Scientists have long suspected that moonlets up to 3 miles (5 km) wide hiding in the F ring are responsible for its uneven texture. Kinks and knots appear and disappear within months compared to the years of observation needed changes in many of the other rings.
“Saturn’s F ring looks fundamentally different from the time of Voyager to the Cassini era,” said Robert French of the SETI Institute in Mountain View, California, who led the study along with SETI Principal Investigator Mark Showalter. “It makes for an irresistible mystery for us to investigate.”
Because the moonlets lie close to the ring and cross through it every orbit, the research team hypothesizes that the clumps are created when they crash into and pulverize smaller ring particles during each pass. They suspect that the decline in the number of exceptionally bright kinks and the clumps echoes a decline in the number of moonlets available to do the job.
So what happened between Voyager and Cassini? Blame it on Prometheus. The F ring circles Saturn at a delicate point called the Roche Limit. Any moons orbiting closer than the limit would be torn apart by Saturn’s gravitational force.
“Material at this distance from Saturn can’t decide whether it wants to remain as a ring or coalesce to form a moon,” said French. “Prometheus orbits just inside the F ring, and adds to the pandemonium by stirring up the ring particles, sometimes leading to the creation of moonlets, and sometimes leading to their destruction.”
Every 17 years the orbit of Prometheus aligns with the orbit of the F ring in a way that enhances its gravitational influence. The researchers think the alignment spurs the creation of lots of extra moonlets which then go crashing into the ring, creating bright clumps of material as they smash themselves to bits against other ring material.
Sounds like a terrifying version of carnival bumper cars. In this scenario, the number of moonlets would gradually drop off until another favorable Prometheus alignment.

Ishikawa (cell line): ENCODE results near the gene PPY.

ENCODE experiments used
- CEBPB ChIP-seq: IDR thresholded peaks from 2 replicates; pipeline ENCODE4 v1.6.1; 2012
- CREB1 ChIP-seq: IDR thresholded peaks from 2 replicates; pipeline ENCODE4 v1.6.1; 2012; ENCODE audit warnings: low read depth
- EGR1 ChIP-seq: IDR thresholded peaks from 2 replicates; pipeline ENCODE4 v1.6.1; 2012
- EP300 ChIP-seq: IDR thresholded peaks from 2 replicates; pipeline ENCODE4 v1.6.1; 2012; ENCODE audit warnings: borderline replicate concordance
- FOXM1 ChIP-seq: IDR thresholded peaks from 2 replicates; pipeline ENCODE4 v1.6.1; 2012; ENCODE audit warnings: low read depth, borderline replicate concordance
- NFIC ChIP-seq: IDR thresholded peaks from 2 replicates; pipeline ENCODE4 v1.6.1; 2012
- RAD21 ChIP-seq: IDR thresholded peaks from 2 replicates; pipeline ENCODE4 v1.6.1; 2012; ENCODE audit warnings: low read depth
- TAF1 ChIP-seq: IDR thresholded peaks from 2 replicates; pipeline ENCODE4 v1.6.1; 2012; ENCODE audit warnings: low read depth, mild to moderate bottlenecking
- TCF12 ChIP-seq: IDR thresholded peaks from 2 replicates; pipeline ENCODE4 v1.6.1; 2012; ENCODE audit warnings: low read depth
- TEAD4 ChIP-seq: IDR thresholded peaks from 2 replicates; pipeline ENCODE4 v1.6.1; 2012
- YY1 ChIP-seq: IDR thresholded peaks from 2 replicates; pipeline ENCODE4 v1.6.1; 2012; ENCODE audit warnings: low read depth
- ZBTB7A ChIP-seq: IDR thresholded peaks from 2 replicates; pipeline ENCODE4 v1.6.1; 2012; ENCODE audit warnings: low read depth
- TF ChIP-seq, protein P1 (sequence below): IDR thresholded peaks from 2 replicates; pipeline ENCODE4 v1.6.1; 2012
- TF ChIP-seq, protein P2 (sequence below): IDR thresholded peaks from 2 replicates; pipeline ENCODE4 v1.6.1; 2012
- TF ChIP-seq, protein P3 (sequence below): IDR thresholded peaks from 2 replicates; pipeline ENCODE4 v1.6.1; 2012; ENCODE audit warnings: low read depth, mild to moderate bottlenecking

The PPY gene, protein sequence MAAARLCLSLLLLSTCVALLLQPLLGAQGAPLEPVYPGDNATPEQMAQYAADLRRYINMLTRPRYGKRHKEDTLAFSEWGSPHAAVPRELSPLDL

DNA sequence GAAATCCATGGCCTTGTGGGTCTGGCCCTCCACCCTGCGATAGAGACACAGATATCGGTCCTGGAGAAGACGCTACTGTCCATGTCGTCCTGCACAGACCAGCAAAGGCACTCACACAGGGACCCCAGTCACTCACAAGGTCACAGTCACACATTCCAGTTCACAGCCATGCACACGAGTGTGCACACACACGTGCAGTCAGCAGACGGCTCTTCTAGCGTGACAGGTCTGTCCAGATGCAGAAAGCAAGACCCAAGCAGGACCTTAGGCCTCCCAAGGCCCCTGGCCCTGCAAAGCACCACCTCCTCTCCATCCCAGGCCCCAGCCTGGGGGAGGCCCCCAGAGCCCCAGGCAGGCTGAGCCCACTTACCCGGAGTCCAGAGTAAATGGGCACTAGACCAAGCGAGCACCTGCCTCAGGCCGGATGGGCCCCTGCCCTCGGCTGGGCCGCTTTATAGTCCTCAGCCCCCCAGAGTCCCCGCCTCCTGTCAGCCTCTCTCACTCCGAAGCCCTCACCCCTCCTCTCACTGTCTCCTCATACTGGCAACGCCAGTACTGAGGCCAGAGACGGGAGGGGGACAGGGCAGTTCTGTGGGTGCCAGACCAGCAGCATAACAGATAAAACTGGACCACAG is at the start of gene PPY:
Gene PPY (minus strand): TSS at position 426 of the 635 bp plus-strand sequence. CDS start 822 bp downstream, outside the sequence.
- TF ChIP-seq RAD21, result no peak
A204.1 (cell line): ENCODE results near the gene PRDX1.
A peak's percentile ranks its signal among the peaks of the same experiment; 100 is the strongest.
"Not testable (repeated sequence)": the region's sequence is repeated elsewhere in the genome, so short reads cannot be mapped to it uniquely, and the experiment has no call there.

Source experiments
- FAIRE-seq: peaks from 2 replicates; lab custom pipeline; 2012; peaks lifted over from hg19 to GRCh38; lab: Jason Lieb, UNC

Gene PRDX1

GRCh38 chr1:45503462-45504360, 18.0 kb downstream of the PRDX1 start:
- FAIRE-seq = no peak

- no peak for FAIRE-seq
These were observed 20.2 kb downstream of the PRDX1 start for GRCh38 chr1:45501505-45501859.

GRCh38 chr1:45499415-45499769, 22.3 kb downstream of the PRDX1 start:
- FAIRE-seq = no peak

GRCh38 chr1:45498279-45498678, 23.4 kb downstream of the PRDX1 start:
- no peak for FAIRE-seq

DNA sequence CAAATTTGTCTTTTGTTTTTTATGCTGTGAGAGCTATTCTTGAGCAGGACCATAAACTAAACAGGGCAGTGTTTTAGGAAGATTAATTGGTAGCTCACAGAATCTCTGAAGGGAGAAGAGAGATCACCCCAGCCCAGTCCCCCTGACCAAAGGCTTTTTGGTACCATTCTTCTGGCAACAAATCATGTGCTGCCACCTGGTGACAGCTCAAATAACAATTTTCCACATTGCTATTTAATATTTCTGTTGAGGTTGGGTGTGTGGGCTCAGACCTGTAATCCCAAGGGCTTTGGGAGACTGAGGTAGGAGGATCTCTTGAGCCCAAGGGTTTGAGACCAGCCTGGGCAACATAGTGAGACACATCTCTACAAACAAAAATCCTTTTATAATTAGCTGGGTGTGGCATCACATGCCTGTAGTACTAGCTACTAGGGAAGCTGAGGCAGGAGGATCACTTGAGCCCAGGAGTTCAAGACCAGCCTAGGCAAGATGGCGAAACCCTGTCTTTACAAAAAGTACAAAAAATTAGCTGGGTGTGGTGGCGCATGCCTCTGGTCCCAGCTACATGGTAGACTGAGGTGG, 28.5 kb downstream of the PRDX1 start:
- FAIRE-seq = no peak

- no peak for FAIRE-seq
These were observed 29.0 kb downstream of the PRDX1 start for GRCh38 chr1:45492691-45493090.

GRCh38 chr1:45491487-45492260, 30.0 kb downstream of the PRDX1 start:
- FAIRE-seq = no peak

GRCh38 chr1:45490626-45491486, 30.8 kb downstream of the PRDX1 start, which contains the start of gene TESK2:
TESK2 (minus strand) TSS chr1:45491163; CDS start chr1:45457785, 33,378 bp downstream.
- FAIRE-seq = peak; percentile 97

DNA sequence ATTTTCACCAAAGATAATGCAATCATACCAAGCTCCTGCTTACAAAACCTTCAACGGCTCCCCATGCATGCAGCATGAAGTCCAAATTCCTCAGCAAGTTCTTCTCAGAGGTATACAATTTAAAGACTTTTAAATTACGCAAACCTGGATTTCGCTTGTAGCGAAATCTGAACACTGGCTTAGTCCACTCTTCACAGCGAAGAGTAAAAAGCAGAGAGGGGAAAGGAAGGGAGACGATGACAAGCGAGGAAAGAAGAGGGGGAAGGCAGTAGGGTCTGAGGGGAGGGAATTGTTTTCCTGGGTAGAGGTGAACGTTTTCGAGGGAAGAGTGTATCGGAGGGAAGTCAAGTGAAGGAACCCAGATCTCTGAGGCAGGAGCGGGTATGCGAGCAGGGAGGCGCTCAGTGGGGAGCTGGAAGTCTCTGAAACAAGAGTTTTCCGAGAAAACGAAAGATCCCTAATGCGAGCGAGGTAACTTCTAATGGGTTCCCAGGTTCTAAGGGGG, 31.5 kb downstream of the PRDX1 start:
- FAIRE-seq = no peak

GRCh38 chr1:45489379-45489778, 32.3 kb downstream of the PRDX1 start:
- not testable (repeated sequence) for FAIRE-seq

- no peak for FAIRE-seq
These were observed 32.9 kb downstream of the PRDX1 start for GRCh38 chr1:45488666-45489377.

The Voyagers encounters with Saturn occurred a few years after the 1975 alignment between Prometheus and the F ring, and Cassini was present for the 2009 alignment. Assuming Prometheus has been “working” to build new moons since 2009, we should see the F ring light up once again with bright clumps in the next couple years.
It was just about three months ago that the astronomy world watched in awe as the recently-discovered comet Lovejoy plummeted toward the Sun on what was expected to be its final voyage, only to reappear on the other side seemingly unscathed! Surviving its solar visit, Lovejoy headed back out into the solar system, displaying a brand-new tail for skywatchers in southern parts of the world (and for a few select viewers above the world as well.)
How did a loosely-packed ball of ice and rock manage to withstand such a close pass through the Sun’s blazing corona, when all expectations were that it would disintegrate and fizzle away? A few researchers from Germany have an idea.
Scientists from the Max Planck Institute for Extraterrestrial Physics and the Braunschweig University of Technology have hypothesized that Comet Lovejoy managed to hold itself together through the very process that, to most people, defines a comet: the outgassing of sublimated icy material.
As a comet near the Sun, the increased heating from solar radiation causes the frozen materials within the nucleus to sublimate — go directly and suddenly from solid to gas, skipping the liquid middle stage — and, in doing so, burst through the surface of the comet and create the long, hazy reflective tail that is so often associated with them.
In the case of Lovejoy, which was on a direct path toward the Sun, the sublimation itself may have provided enough outward force across its surface to literally keep it together, according to the team’s research.
“The reaction force caused by the strong outgassing (sublimation) of the nucleus near the Sun acts to keep the nucleus together and to overcome the tidal disruption,” the paper claims.
In addition, the team states that the size of the comet’s nucleus can be derived using an equation that takes into consideration the combined forces of outgassing, the material composition of the comet’s nucleus, the comet’s own gravity and the tidal forces exerted by the comet’s close proximity to the Sun (i.e., the Roche limit).
Using that equation, the team concluded that the diameter of Comet Lovejoy’s nucleus is anywhere between 0.2 km and 11 km (.125 miles and 6.8 miles). Any smaller and it would have lost too much material during its pass (and had too little gravity); any larger and it would have been too thick for outgassing to provide enough counterbalancing force.
If this hypothesis is correct, taking a trip around the Sun may not mean the end for all comets… at least not those of a certain size!
Watch the video of Lovejoy’s Dec. 15 solar swing below:
The paper was submitted to the journal Icarus on March 8, 2012 by Bastian Gundlach. See the full text here.